Antidiabetic activity: The effect of ethanol extract (250 and 500 mg kg-1 b.wt.) of T. arjuna stem bark in alloxan induced diabetic rats and its lipid peroxidation, enzymatic and nonenzymatic activity was investigated in the liver and kidney tissues. The extract at a dose of 500 mg kg-1 produced significant reduction in lipid peroxidation (LPO). The extract also causes a significant increase in superoxide dismutase, catalase, glutathione peroxidase, glutathione-s-transferase glutathione reductase and glucose-6-phosphate dehydrogenase, reduced glutathione, vitamin A, vitamin C, vitamin E, total sulfhydryl groups (TSH) and non protein sulfhydryl groups (NPSH) in liver and kidney of alloxan induced diabetic rats, which clearly shows, the antioxidant property of T. arjuna bark. The result indicates that the extract exhibit the antioxidant activity through correction of oxidative stress and validates the traditional use of this plant in diabetic animals (Raghavan and Kumari, 2006).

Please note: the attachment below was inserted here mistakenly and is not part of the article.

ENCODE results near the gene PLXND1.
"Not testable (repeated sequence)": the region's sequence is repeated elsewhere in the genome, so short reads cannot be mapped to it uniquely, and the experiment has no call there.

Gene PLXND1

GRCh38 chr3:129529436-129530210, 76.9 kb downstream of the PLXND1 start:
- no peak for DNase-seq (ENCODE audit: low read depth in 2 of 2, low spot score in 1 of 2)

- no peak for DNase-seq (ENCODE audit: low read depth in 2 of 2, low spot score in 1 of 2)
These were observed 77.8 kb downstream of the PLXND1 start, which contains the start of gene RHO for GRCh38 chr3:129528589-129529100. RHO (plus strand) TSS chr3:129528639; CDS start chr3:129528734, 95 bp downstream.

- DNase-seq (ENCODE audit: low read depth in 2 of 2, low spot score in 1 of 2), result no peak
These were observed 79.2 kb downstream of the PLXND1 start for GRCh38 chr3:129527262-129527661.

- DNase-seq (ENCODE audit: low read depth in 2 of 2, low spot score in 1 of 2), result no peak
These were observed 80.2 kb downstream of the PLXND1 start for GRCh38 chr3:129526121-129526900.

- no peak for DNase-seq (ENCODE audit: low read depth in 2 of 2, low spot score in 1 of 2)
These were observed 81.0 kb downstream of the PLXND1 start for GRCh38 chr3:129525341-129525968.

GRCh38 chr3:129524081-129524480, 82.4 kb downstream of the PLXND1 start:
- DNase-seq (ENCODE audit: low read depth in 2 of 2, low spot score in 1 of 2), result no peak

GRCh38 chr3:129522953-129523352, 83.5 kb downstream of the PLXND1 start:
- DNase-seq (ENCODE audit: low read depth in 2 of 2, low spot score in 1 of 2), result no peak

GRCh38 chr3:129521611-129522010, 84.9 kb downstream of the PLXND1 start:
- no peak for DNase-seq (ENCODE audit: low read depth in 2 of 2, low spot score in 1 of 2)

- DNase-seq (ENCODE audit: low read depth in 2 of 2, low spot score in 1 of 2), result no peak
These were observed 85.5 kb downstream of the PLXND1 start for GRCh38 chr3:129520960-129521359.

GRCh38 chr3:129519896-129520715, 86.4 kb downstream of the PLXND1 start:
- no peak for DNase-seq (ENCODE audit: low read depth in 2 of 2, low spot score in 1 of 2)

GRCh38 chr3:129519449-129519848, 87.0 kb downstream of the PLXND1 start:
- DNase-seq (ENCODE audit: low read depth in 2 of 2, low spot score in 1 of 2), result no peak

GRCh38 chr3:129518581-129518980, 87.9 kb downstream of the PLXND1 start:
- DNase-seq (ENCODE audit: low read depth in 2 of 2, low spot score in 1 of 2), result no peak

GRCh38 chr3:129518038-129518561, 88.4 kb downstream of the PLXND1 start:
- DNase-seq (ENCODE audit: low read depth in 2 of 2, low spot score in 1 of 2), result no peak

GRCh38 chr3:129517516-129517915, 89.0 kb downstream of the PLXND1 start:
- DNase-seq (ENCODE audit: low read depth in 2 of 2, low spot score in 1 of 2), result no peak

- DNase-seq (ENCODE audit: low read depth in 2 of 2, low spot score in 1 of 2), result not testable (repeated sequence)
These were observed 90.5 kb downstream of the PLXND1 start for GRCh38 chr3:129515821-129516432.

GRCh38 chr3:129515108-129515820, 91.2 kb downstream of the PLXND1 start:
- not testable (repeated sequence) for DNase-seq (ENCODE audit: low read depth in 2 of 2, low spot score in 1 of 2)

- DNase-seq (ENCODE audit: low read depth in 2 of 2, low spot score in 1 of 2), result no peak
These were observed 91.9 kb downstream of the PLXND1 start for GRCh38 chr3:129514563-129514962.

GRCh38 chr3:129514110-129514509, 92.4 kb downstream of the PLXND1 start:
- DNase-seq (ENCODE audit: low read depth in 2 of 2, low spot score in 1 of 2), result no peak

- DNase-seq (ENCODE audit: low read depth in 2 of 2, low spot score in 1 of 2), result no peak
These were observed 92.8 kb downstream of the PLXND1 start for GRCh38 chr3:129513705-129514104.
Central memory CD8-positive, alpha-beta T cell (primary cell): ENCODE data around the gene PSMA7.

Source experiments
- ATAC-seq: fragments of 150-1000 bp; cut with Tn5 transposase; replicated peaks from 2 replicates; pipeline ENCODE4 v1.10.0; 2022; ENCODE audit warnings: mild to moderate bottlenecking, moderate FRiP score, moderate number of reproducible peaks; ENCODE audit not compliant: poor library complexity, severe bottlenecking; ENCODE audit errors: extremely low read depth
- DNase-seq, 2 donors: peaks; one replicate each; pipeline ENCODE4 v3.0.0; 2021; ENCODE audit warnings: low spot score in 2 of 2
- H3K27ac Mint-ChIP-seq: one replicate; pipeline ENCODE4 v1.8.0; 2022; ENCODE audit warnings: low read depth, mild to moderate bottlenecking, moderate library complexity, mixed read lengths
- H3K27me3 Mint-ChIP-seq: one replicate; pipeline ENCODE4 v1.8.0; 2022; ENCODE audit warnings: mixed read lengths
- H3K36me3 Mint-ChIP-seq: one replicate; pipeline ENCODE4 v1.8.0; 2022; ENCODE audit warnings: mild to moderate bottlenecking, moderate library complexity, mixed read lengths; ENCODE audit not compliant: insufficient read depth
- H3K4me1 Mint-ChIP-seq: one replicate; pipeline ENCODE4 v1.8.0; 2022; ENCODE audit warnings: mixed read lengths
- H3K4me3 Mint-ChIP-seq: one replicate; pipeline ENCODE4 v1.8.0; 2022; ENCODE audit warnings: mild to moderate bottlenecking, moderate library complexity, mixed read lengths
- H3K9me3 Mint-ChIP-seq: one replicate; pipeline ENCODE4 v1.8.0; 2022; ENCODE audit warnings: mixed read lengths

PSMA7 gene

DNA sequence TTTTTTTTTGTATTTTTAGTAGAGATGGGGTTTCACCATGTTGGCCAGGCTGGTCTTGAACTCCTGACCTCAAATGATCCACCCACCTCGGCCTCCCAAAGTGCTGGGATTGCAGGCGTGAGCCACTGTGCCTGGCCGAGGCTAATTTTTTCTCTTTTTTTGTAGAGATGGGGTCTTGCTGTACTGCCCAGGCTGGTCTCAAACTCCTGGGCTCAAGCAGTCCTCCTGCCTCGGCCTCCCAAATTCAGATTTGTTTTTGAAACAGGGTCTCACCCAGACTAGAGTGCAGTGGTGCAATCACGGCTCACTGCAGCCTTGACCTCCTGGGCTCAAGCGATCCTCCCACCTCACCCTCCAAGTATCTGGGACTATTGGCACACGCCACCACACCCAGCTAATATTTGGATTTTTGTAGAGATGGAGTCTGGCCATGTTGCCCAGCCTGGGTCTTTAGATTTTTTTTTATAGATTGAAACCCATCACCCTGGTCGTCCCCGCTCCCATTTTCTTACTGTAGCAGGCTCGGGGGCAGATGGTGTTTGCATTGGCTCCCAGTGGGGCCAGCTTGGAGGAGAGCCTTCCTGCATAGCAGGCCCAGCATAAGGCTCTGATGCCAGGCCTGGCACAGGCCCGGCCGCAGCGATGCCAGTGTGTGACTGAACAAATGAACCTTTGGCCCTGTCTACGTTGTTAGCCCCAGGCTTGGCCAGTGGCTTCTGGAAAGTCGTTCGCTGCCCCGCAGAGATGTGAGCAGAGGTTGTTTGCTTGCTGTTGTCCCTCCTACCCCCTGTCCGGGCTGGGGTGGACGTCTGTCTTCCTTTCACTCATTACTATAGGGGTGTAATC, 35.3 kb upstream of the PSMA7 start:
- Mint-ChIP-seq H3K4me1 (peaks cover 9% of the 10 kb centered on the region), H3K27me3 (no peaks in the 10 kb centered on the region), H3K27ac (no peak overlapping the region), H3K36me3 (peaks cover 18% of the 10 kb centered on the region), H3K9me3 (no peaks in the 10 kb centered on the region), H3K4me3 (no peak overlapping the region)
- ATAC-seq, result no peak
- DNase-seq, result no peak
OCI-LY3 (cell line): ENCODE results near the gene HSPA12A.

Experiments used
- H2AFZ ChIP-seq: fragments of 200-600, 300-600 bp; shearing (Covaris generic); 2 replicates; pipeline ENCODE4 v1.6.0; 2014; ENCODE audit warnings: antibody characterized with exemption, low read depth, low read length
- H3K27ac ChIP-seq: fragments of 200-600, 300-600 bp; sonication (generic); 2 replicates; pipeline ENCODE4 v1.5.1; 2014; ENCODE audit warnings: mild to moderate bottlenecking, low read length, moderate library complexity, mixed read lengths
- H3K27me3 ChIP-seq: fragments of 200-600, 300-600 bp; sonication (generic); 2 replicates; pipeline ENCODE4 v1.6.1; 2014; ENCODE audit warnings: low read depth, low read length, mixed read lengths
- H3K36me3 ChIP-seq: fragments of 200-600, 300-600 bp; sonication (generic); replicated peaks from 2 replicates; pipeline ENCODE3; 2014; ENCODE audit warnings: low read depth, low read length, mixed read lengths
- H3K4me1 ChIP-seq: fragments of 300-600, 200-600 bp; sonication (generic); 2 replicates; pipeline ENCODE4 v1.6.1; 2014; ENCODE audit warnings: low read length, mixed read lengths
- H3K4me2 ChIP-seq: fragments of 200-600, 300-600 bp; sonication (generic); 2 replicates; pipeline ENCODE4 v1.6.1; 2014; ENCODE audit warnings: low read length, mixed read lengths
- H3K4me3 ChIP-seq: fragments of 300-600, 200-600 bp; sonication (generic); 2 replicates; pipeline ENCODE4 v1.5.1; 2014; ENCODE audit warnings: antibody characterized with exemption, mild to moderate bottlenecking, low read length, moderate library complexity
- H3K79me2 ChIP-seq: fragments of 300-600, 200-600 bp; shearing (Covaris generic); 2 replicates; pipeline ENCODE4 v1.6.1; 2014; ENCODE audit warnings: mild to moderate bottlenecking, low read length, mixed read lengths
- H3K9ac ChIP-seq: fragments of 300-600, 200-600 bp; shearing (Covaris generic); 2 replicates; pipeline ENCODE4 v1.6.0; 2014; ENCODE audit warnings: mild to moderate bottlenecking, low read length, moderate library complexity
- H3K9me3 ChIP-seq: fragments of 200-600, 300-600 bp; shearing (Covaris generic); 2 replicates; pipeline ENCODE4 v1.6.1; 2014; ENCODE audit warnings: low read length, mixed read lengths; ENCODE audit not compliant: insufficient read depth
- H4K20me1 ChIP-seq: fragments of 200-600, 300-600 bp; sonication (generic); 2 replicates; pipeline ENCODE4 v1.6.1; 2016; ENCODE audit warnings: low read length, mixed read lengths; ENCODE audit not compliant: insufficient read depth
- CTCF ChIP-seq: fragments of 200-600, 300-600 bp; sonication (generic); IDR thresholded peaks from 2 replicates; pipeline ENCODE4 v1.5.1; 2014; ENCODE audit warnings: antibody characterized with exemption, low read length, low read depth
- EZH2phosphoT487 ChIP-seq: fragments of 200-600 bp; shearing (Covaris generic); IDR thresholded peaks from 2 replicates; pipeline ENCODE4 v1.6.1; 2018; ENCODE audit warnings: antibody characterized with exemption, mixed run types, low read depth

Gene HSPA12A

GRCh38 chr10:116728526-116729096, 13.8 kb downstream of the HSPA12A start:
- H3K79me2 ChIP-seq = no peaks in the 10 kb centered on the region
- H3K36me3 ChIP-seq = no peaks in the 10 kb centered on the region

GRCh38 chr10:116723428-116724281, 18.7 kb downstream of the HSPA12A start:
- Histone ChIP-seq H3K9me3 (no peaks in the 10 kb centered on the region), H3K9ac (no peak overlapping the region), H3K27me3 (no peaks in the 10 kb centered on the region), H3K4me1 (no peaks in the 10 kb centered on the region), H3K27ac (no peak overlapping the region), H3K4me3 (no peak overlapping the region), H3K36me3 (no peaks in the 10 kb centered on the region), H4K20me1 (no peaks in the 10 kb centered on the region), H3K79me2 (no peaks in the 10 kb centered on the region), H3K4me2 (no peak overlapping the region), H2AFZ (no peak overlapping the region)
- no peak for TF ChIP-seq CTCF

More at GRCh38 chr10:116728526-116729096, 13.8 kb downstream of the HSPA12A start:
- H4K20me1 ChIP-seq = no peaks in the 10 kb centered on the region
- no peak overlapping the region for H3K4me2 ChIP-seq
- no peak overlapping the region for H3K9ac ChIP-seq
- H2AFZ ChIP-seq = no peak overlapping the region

Antiviral activity: Casuarinin isolated from the bark of T. arjuna was investigated for its antiviral activity on Herpes simplex type 2 (HSV-2) in vitro. Results showed that the IC50 of casuarinin in XTT and plaque reduction assays were 3.6±0.9 and 1.5±0.2 μM, respectively. The 50% cytotoxic concentration for cell growth (CC50) was 89±1 μM. Thus, the Selectivity Index (SI) (ratio of CC50 to IC50) of casuarinin was 25 and 59 for XTT and plaque reduction assays, respectively. Casuarinin continued to exhibit antiviral activity even added 12 h after infection. During the attachment assay, casuarinin was shown to prevent the attachment of HSV-2 to cells. Furthermore, casuarinin also exhibited an activity in inhibiting the viral penetration. Interestingly, casuarinin was virucidal at a concentration of 25 μM, reducing viral titers up to 100, 000-fold which suggest that casuarinin possesses anti-herpesvirus activity in inhibiting viral attachment and penetration and also disturbing the late event(s) of infection (Cheng et al., 2002).